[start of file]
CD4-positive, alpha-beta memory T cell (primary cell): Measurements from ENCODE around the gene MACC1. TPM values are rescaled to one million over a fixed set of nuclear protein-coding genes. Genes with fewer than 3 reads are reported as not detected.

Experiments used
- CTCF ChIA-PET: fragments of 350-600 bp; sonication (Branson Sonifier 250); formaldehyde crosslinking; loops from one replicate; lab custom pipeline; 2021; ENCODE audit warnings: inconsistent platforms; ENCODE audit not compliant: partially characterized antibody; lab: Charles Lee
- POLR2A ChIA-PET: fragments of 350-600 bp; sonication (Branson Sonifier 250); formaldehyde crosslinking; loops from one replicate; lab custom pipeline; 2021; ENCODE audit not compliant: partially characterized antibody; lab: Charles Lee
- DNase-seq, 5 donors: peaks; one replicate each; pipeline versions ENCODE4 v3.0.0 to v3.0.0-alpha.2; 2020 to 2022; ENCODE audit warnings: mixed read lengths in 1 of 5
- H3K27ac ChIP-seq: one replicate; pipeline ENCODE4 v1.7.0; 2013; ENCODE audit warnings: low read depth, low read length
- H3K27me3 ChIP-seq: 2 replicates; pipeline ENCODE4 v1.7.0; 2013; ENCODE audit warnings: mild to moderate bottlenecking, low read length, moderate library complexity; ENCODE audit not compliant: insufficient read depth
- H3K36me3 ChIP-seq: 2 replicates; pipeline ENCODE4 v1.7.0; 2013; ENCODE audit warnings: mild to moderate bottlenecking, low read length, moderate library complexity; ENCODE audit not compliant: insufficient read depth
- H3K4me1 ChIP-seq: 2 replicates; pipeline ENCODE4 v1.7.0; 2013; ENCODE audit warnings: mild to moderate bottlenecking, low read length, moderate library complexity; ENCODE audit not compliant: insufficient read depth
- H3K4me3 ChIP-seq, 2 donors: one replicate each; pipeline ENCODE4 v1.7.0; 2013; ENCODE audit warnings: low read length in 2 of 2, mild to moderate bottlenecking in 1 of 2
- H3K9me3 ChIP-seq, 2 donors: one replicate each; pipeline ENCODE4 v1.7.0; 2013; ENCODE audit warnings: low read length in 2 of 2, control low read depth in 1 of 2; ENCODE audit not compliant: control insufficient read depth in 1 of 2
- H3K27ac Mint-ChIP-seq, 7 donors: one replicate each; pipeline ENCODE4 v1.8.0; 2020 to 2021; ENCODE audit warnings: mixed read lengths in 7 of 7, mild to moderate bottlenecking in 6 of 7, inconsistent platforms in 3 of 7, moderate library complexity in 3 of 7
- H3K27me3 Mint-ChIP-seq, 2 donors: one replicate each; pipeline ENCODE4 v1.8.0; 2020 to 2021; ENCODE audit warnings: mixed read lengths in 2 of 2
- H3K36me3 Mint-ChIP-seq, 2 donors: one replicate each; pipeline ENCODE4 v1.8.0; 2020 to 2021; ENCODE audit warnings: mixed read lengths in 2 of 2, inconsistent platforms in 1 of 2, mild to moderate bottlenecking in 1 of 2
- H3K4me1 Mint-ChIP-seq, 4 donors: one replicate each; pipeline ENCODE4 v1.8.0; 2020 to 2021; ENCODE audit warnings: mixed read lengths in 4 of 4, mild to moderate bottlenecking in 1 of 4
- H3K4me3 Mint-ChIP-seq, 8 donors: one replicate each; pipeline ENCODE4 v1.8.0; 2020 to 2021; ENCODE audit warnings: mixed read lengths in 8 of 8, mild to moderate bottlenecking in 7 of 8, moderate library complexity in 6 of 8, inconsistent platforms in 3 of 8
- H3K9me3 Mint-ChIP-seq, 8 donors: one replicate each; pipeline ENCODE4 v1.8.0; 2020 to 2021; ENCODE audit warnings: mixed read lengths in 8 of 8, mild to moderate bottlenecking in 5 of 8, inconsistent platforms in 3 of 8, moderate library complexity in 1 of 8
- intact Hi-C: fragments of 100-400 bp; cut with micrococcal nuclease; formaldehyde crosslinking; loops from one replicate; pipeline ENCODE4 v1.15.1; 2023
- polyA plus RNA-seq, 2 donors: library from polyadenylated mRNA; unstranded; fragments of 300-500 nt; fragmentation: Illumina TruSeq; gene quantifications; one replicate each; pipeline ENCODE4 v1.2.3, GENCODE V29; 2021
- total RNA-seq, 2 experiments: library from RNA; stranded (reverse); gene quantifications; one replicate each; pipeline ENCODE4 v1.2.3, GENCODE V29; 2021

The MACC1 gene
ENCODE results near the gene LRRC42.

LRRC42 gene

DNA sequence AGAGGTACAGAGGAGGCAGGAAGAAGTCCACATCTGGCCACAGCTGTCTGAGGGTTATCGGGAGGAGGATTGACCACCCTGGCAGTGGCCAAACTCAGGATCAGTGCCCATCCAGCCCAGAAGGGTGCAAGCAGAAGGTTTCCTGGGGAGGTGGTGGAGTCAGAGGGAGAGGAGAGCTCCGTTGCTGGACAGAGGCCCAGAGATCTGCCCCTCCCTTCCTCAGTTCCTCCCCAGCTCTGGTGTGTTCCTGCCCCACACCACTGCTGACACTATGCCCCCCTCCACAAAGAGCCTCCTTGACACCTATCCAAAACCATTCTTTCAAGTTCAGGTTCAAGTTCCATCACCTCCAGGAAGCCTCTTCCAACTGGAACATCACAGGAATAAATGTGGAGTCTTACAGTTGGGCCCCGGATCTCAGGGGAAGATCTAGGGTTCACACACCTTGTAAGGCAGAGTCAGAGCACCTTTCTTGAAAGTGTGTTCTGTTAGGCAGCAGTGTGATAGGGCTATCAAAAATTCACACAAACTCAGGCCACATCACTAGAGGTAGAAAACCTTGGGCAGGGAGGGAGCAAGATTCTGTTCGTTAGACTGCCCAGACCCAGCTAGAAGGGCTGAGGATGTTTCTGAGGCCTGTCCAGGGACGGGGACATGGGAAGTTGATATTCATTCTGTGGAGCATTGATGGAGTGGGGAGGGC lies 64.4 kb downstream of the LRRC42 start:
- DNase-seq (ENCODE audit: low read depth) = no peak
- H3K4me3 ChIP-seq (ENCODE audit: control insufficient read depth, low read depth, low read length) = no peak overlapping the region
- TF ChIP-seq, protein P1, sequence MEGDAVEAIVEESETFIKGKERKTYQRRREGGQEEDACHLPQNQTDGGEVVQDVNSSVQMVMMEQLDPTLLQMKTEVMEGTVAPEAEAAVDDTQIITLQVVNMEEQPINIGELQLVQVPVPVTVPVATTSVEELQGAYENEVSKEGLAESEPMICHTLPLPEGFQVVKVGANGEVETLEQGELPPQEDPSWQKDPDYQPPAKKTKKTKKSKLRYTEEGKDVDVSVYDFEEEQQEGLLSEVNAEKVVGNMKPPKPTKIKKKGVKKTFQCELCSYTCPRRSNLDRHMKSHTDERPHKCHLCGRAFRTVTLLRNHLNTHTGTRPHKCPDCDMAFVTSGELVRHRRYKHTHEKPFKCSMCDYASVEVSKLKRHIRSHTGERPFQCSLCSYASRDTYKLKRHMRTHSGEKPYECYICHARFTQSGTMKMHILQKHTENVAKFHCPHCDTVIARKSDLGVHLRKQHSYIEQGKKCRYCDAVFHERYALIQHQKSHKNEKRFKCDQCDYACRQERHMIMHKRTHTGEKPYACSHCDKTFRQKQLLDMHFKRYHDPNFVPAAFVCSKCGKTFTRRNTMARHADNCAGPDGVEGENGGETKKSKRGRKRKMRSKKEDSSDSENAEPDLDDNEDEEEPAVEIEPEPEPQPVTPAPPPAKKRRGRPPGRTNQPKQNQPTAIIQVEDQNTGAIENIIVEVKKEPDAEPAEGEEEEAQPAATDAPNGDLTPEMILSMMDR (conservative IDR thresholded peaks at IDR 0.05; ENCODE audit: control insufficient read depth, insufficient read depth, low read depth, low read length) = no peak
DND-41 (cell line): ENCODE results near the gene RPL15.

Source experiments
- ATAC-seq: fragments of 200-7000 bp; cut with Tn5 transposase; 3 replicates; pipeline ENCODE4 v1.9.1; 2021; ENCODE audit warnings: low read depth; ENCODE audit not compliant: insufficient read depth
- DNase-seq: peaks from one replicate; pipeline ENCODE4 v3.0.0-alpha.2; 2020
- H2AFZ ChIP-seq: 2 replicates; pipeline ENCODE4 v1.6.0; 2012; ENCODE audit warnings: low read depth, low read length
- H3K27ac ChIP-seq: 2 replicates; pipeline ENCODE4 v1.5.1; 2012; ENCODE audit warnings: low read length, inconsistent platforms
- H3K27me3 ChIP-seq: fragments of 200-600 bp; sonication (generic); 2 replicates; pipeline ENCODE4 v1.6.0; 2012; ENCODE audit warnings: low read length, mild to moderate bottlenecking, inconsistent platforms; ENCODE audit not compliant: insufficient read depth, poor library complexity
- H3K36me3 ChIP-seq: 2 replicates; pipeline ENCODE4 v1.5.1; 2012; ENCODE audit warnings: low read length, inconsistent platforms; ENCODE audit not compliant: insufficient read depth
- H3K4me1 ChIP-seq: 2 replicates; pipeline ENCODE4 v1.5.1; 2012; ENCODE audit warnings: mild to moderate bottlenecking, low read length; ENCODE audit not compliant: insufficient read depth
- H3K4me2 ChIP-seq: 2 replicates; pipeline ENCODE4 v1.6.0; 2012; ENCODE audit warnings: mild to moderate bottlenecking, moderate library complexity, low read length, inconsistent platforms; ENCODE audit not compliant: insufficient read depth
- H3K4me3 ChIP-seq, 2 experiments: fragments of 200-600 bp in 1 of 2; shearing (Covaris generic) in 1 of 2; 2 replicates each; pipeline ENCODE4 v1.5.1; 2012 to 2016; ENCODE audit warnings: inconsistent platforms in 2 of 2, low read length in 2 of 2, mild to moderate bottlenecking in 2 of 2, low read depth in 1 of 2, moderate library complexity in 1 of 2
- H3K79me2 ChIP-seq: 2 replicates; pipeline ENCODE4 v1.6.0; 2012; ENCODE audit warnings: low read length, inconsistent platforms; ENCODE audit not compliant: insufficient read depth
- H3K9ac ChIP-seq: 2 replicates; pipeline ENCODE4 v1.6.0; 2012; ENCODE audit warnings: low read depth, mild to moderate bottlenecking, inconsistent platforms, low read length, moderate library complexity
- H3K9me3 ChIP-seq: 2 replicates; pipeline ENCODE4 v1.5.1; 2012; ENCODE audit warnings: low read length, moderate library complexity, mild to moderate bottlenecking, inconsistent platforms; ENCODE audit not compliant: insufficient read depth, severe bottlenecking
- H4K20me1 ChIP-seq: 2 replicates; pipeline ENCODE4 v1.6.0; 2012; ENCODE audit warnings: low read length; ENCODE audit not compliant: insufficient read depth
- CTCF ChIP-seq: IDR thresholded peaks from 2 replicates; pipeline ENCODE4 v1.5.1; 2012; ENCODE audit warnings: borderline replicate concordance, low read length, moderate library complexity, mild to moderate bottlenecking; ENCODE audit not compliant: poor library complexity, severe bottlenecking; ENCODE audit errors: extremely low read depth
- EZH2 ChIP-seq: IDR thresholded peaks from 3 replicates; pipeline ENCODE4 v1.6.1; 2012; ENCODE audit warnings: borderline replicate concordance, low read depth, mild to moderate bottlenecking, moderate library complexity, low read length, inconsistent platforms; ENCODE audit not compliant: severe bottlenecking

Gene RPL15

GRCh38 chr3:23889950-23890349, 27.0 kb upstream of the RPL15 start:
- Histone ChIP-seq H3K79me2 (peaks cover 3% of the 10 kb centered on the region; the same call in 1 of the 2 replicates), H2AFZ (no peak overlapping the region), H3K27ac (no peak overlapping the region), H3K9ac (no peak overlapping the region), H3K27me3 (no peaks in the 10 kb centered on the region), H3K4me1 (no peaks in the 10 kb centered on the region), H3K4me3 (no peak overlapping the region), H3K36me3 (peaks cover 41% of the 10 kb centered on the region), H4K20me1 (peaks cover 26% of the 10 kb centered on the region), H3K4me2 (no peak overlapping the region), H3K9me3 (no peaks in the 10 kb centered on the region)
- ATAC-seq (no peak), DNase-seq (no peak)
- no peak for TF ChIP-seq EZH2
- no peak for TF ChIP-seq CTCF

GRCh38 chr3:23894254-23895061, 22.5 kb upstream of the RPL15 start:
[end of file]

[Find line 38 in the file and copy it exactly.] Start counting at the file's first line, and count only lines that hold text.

- H3K4me3 ChIP-seq, 2 experiments: fragments of 200-600 bp in 1 of 2; shearing (Covaris generic) in 1 of 2; 2 replicates each; pipeline ENCODE4 v1.5.1; 2012 to 2016; ENCODE audit warnings: inconsistent platforms in 2 of 2, low read length in 2 of 2, mild to moderate bottlenecking in 2 of 2, low read depth in 1 of 2, moderate library complexity in 1 of 2